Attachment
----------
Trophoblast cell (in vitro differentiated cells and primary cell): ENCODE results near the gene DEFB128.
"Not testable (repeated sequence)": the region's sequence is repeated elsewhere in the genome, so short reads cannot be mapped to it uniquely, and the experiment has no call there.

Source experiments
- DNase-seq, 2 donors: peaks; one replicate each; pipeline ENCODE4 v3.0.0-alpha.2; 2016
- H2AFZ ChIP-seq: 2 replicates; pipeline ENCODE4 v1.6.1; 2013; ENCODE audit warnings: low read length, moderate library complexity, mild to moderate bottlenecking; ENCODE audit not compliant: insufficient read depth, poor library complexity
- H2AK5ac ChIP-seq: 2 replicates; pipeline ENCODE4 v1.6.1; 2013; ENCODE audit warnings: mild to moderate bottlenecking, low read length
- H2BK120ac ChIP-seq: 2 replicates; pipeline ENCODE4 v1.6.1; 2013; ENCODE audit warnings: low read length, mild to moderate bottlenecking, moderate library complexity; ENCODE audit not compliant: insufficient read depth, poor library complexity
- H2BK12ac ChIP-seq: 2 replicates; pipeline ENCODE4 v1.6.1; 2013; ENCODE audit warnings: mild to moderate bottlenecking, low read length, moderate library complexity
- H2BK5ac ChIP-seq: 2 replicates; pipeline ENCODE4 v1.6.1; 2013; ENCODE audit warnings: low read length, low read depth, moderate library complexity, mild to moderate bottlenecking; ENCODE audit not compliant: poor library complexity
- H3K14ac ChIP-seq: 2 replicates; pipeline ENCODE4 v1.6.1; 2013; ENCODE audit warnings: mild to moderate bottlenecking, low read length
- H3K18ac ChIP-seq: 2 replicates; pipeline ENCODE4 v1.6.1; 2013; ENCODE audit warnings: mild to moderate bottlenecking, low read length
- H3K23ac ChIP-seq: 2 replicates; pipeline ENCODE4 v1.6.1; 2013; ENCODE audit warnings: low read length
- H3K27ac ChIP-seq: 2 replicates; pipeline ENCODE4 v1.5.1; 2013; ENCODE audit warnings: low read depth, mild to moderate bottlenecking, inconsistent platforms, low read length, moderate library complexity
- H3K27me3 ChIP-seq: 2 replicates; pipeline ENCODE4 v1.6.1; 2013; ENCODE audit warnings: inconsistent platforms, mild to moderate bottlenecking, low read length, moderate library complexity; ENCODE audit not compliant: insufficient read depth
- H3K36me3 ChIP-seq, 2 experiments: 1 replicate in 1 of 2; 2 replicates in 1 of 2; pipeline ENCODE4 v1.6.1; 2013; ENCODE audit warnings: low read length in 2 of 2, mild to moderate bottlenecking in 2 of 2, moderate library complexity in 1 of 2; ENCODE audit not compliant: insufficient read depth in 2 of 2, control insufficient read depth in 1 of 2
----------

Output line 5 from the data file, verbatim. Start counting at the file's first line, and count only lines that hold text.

- H2AFZ ChIP-seq: 2 replicates; pipeline ENCODE4 v1.6.1; 2013; ENCODE audit warnings: low read length, moderate library complexity, mild to moderate bottlenecking; ENCODE audit not compliant: insufficient read depth, poor library complexity